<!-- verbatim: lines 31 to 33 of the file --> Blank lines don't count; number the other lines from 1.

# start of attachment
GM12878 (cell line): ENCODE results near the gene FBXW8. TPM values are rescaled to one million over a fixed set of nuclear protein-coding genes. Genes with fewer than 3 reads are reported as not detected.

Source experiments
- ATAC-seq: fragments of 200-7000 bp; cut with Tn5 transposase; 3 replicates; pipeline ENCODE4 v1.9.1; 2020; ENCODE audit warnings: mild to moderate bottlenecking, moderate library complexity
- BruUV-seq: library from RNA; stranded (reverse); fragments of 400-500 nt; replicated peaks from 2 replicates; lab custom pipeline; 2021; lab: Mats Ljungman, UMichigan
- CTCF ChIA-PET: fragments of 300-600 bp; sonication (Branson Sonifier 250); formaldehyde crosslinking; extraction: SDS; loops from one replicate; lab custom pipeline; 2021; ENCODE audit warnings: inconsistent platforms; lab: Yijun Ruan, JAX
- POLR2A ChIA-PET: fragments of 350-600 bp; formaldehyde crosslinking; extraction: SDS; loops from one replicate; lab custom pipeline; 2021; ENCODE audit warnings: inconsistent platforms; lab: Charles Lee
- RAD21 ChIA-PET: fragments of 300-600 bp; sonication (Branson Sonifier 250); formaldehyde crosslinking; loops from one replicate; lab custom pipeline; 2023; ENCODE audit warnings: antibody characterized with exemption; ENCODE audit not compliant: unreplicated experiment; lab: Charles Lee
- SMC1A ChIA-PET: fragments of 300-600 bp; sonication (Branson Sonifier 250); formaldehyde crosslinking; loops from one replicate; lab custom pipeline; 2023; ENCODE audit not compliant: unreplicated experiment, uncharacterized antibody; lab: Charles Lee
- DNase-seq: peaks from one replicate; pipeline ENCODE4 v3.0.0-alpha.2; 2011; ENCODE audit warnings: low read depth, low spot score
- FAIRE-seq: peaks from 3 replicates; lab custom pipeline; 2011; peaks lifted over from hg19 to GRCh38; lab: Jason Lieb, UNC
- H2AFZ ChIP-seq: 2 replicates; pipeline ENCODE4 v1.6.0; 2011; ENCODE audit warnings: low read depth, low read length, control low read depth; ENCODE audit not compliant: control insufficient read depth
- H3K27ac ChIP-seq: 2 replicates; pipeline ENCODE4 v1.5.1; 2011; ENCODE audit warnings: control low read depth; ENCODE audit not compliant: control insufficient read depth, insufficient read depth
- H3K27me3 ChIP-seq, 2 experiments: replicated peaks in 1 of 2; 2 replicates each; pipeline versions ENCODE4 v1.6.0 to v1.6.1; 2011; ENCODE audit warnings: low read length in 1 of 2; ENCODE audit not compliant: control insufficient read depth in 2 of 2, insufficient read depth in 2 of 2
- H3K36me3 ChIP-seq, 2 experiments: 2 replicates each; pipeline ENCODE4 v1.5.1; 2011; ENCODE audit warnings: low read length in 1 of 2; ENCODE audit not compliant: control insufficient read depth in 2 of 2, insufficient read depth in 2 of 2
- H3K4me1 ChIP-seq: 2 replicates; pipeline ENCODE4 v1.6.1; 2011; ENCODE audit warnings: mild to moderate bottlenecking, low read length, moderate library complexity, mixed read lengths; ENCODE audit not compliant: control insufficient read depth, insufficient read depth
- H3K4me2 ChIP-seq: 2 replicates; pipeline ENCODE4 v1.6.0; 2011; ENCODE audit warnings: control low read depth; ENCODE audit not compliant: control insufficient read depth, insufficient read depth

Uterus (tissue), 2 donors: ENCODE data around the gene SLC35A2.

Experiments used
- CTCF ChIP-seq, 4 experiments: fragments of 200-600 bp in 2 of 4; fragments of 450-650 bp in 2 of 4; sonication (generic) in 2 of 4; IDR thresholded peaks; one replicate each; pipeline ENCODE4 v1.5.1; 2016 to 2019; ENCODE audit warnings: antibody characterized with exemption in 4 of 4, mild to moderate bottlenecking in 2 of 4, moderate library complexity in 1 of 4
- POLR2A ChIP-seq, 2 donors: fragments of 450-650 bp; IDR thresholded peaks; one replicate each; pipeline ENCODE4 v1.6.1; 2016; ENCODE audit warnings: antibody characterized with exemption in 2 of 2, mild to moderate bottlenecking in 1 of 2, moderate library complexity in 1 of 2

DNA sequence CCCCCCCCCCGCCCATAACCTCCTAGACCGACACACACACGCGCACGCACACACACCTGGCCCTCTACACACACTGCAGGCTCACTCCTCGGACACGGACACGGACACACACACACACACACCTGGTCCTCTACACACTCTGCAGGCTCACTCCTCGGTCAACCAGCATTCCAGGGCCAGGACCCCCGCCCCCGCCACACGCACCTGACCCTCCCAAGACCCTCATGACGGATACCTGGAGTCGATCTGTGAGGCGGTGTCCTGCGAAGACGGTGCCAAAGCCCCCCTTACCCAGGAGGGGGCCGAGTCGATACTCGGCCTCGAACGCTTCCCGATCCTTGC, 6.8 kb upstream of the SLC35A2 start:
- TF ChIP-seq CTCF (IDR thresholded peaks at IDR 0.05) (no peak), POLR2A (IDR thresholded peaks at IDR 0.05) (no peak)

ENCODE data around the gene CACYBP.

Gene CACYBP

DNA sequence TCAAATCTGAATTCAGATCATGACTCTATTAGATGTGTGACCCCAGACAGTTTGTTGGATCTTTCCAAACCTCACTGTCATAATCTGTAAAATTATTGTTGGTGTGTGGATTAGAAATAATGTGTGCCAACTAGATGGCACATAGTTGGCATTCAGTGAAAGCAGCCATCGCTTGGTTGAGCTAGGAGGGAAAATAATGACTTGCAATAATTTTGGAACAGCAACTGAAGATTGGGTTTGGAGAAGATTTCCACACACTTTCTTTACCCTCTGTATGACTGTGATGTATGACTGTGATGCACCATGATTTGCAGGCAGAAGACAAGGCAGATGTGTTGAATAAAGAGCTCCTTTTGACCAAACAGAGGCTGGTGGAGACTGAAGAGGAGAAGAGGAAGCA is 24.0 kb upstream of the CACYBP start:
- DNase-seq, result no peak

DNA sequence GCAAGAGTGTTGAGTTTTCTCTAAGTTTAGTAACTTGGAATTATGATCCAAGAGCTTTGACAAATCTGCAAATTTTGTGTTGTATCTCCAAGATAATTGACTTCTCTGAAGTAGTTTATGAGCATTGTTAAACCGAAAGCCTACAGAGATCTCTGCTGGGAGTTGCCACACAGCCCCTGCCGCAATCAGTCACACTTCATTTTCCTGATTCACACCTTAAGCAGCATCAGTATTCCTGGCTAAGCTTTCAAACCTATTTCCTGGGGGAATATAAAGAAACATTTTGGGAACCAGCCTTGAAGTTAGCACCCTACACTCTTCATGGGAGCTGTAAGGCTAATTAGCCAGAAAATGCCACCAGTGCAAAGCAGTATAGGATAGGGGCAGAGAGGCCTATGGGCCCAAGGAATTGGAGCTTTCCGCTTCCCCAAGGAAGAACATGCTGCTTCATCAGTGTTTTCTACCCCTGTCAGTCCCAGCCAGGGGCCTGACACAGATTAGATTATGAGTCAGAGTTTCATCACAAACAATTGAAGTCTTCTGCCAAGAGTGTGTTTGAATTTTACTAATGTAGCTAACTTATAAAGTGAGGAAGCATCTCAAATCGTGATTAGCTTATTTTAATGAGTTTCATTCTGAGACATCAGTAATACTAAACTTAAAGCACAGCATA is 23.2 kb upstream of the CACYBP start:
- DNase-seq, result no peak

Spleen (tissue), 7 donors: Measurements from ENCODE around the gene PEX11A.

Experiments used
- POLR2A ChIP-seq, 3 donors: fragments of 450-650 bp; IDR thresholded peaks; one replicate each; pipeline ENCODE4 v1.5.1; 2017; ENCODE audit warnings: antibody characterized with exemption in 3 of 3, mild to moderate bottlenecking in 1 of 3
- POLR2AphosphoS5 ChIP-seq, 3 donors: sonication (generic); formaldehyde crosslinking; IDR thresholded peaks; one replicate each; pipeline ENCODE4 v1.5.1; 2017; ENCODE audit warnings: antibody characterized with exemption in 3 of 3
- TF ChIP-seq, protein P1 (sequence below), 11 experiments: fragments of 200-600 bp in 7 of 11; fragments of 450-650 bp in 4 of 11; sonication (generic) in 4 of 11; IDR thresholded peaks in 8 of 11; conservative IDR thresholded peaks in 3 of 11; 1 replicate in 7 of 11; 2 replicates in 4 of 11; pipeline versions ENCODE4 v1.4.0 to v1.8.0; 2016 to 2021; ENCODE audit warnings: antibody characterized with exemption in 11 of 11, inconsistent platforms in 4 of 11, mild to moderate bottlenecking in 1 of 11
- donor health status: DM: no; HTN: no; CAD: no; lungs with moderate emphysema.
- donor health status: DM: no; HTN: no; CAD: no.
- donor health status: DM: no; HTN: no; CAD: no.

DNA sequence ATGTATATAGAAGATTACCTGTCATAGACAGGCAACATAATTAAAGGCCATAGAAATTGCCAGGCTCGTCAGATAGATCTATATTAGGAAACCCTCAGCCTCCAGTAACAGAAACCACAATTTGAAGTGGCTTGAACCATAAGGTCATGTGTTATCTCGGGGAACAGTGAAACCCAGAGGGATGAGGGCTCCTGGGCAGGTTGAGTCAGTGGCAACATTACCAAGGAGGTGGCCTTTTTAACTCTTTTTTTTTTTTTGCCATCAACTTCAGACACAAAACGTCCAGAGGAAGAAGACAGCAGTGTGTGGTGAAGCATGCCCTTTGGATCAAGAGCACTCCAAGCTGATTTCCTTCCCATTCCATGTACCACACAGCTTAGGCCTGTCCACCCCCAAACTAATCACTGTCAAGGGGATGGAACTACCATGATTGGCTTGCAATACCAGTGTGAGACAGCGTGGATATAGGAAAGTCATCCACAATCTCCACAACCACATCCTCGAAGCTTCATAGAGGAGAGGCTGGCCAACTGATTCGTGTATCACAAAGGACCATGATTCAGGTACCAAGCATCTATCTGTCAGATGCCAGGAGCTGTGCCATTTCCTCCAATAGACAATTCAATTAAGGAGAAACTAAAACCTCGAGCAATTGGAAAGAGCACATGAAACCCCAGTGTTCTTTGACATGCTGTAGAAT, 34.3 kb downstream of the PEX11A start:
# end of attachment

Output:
- POLR2A ChIP-seq, 3 donors: fragments of 450-650 bp; IDR thresholded peaks; one replicate each; pipeline ENCODE4 v1.5.1; 2017; ENCODE audit warnings: antibody characterized with exemption in 3 of 3, mild to moderate bottlenecking in 1 of 3
- POLR2AphosphoS5 ChIP-seq, 3 donors: sonication (generic); formaldehyde crosslinking; IDR thresholded peaks; one replicate each; pipeline ENCODE4 v1.5.1; 2017; ENCODE audit warnings: antibody characterized with exemption in 3 of 3
- TF ChIP-seq, protein P1 (sequence below), 11 experiments: fragments of 200-600 bp in 7 of 11; fragments of 450-650 bp in 4 of 11; sonication (generic) in 4 of 11; IDR thresholded peaks in 8 of 11; conservative IDR thresholded peaks in 3 of 11; 1 replicate in 7 of 11; 2 replicates in 4 of 11; pipeline versions ENCODE4 v1.4.0 to v1.8.0; 2016 to 2021; ENCODE audit warnings: antibody characterized with exemption in 11 of 11, inconsistent platforms in 4 of 11, mild to moderate bottlenecking in 1 of 11